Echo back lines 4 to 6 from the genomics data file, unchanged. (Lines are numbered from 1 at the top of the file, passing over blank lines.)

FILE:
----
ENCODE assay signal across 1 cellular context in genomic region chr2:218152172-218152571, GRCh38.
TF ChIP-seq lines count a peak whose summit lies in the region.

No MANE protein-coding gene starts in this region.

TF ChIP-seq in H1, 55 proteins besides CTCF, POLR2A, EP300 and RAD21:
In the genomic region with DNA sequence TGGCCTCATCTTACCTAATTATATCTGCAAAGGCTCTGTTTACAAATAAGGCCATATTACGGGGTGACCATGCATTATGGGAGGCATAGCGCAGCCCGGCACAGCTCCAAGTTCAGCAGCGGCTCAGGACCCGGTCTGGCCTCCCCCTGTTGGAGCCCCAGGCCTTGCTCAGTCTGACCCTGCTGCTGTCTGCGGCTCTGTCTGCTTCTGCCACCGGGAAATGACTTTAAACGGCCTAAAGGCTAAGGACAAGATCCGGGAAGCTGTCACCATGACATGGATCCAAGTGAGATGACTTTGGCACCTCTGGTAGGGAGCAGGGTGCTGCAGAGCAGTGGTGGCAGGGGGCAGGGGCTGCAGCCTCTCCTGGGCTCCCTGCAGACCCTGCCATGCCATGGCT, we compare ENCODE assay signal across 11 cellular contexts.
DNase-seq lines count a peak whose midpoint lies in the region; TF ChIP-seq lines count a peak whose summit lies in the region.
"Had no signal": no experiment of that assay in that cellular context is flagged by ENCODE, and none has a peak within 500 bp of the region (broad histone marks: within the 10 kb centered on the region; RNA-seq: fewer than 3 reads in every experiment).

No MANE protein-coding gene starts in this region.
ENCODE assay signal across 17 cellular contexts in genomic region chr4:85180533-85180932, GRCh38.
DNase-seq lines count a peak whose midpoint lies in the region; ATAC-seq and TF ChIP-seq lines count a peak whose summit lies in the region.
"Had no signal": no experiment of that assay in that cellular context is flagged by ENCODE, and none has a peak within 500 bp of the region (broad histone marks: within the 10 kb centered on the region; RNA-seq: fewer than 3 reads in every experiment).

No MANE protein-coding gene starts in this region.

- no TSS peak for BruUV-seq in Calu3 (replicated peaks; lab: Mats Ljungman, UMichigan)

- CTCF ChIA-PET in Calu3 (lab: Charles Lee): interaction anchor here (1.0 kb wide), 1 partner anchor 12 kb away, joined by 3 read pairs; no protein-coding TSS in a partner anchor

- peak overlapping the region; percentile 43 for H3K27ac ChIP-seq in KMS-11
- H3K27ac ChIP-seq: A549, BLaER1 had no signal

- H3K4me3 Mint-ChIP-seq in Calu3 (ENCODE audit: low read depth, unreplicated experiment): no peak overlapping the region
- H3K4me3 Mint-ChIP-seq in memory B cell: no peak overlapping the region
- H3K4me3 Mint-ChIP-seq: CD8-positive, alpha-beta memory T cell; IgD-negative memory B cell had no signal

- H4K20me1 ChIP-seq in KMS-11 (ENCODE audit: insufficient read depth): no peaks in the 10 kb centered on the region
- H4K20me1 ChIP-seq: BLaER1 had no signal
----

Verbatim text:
TF ChIP-seq in H1, 55 proteins besides CTCF, POLR2A, EP300 and RAD21:
In the genomic region with DNA sequence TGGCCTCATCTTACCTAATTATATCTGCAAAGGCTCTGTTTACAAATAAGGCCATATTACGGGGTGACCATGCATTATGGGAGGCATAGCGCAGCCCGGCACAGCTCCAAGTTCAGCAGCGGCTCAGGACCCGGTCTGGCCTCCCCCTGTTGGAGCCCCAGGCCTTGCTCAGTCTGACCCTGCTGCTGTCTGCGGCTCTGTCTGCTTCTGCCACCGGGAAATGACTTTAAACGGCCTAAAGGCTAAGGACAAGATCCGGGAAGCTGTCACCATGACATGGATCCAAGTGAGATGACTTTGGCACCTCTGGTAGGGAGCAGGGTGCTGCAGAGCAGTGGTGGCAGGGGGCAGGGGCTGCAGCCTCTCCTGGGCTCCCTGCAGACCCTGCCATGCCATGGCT, we compare ENCODE assay signal across 11 cellular contexts.
DNase-seq lines count a peak whose midpoint lies in the region; TF ChIP-seq lines count a peak whose summit lies in the region.